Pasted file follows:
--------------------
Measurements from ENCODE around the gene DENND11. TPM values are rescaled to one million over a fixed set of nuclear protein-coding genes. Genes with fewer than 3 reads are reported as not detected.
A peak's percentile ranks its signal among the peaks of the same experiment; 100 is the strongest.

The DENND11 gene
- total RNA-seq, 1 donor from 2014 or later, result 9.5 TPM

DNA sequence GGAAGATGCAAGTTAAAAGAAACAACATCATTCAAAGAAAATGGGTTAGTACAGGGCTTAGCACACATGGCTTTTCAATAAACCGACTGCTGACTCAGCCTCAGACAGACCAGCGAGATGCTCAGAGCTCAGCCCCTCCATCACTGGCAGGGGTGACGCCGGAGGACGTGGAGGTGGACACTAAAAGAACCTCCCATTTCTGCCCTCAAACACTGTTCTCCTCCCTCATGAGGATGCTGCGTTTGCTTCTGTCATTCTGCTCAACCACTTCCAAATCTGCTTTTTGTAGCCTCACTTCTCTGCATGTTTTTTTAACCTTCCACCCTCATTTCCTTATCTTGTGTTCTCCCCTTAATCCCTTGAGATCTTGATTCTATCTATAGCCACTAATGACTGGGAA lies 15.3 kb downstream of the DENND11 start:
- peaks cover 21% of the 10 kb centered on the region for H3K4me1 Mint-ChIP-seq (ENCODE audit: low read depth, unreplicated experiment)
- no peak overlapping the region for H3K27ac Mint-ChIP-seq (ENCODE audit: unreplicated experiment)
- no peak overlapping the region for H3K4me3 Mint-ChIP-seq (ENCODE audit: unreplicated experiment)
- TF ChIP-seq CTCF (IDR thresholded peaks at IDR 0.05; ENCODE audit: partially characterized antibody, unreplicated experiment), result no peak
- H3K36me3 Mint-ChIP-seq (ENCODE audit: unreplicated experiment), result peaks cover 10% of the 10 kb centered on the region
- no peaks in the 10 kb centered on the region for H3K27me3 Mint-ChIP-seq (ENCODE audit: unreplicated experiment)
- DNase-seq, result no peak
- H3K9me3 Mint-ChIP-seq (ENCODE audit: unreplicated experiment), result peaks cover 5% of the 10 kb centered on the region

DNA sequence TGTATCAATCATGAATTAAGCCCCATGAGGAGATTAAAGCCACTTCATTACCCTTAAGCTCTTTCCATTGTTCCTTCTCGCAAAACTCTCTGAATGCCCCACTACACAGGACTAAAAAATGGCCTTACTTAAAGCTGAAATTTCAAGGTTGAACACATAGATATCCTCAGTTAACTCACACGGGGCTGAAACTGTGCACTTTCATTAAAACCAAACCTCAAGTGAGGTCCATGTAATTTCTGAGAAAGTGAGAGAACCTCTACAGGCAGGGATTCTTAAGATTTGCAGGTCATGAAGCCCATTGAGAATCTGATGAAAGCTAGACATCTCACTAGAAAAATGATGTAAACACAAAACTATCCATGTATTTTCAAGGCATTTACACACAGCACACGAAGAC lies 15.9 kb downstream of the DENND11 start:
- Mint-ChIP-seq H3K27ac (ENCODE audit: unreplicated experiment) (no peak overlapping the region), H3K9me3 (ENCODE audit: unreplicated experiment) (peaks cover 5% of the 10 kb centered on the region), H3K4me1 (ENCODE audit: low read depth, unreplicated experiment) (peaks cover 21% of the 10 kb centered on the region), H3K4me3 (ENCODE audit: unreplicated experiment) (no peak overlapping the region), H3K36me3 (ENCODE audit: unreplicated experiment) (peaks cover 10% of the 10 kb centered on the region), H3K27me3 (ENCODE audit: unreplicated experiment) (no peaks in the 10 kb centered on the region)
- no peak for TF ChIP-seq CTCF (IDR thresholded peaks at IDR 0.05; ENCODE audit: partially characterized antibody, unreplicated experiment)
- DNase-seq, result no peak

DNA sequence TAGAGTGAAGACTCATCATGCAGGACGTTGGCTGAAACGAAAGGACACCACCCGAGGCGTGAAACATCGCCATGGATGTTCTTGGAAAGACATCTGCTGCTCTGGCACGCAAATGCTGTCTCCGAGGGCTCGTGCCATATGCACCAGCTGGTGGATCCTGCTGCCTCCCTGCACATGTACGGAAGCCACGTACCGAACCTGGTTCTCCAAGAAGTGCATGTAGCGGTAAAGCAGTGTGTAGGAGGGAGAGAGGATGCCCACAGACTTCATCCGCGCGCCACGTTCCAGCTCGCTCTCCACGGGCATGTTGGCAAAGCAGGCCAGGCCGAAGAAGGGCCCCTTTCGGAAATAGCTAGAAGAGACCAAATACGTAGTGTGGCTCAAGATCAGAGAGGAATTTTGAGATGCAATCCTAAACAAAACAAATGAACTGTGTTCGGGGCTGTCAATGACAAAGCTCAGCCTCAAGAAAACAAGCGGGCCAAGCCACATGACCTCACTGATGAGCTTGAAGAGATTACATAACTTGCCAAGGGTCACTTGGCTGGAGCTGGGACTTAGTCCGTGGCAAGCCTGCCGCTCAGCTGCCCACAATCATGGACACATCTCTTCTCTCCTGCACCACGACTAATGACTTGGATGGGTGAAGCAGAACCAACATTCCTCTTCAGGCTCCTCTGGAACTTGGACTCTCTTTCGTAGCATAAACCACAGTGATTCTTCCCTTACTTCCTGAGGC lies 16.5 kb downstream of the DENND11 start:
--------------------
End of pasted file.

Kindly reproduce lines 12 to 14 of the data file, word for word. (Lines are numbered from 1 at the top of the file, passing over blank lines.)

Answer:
- DNase-seq, result no peak
- H3K9me3 Mint-ChIP-seq (ENCODE audit: unreplicated experiment), result peaks cover 5% of the 10 kb centered on the region

DNA sequence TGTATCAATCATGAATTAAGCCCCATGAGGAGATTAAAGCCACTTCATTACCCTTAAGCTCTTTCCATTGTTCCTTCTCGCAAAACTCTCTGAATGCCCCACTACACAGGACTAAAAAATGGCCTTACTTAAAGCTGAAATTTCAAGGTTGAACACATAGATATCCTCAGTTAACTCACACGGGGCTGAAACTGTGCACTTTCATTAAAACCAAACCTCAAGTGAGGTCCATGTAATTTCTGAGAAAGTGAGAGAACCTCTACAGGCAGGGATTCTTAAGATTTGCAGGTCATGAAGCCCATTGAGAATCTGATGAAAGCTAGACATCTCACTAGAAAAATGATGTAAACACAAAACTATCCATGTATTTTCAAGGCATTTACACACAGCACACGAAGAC lies 15.9 kb downstream of the DENND11 start: